The idealism of decentralized crypto ownership doesn't always play nice with the realities of U.S. securities law – especially when tokens and DAOs get involved.
Even so, crypto-savvy venture capital firm Slow Ventures is trying to make it work. Its partners have been building a playbook for designing crypto clubs whose members have real power to tokenize, own, govern and trade real-world assets as part of a decentralized autonomous organization (DAO) – attributes lacking from crypto’s better-known collectives, like ConstitutionDAO and LinksDAO.
Called sDAO, Slow’s framework isn’t for decentralization purists: It limits participation to a maximum 499 “accredited investors” in order to toe the legal line. Under federal securities law, only accredited investors who meet specific income or net worth requirements can participate in certain securities offerings. Such permissioned systems as sDAO fly in the face of free-for-all DAOs that theoretically let anyone with a governance token in.
Read more: What Is a DAO?
Even with the participation limit, Slow views these sDAOs as a potent way to drive reams of new investors into usually quiet asset classes, like land plots, where tokenized shares could attract a wider buying audience then – for instance – a paper deed.
“This is a novel structure that we think can act as a catalyst for bringing more real-world assets on-chain,” said Clay Robbins, a partner at Slow Ventures who is leading the firm’s work on sDAO. Once on-chain, he said, they can find much more liquidity.
Robbins’ early efforts to prove the sDAO concept have at least shown that some investors have an appetite for throwing money into wonky crypto governance experiments that have limited upside. His first iteration raised over $700,000 to buy a plot of land in Montana – a boring investment by design.
If sDAO's first round was about showing a DAO could own hard assets (land being the easiest hard asset to own, according to Robbins), then round two is where things start to get lucrative: land with trees.
“Land is easy but it's not really cash-flow productive,” Robbins said. “The next step is cash flow productivity which is why we’re moving to timber land.”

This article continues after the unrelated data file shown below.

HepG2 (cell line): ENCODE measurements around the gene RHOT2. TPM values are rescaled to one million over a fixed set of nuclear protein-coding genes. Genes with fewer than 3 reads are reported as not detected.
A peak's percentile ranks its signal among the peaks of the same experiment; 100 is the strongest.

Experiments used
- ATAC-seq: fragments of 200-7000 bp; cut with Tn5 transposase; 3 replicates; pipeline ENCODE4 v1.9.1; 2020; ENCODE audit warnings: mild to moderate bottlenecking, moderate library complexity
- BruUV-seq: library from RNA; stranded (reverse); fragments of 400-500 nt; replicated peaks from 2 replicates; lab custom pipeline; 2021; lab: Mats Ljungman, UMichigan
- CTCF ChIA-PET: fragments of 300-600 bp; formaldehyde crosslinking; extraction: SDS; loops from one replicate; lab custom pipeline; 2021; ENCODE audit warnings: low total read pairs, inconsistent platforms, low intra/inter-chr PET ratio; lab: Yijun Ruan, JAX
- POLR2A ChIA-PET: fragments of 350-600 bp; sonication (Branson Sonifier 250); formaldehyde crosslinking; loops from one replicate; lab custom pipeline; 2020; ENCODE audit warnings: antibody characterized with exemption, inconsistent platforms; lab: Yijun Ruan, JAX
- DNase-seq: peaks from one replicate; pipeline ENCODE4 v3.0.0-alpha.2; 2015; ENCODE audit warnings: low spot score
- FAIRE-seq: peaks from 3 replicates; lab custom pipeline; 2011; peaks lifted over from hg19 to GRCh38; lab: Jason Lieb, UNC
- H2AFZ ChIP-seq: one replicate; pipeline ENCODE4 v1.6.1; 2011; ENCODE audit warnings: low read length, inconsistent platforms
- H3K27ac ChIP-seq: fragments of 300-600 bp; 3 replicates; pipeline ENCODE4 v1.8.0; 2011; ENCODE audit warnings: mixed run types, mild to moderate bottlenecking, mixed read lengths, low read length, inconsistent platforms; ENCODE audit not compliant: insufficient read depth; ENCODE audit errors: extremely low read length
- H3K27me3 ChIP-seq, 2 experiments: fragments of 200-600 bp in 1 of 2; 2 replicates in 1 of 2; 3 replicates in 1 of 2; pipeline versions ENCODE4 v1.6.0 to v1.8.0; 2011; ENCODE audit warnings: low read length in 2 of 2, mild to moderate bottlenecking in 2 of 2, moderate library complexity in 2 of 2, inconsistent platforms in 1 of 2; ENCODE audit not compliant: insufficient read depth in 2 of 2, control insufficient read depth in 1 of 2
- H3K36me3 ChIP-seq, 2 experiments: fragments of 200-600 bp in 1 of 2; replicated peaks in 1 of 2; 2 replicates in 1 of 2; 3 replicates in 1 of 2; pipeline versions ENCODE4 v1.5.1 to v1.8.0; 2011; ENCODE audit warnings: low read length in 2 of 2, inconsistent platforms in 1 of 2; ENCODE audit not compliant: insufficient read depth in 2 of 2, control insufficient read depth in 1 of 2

Trees can be sold as timber or preserved for carbon sequestration; in other words, they have the potential to generate a “modest diversified return” for members of “Timber sDAO,” Robbins said. The goal here, he reiterated, is more in “pressure testing” the sDAO template than in producing a home run investment.
Beyond introducing liquidity, the framework also is designed to let DAO members hold power over their property by holding votes over the course of the investment. For that, Robbins said that Timber sDAO will use a governance toolkit created by Nation, which serves DAOs on the Solana blockchain.
“A lot of the platforms today that allow you to launch DAOs are in my opinion not user-centric.” Nation co-founder Ryan Shea told CoinDesk in an interview. He said Nation is trying to build a more accessible launchpad that he thinks will bring more newcomers into crypto governance.
Getting the governance formula right has been a hard target to hit for many self-proclaimed DAOs. The term is at times more of a marketing gimmick than reality – even proponents of successful initiatives have told CoinDesk their DAOs are fraught with inefficiencies and disarray.
If TimberDAO proves its pudding, flashier iterations should work well, too, Robbins said, as he expects sDAOs creators to “open source” the framework so that anyone can create legally compliant DAOs. He is hopeful that U.S. regulation will come around to DAO management models in the interim.
“Once we've sort of confirmed that we can do this without many hiccups we will open it up so anyone can do an sDAO,” Robbins said.
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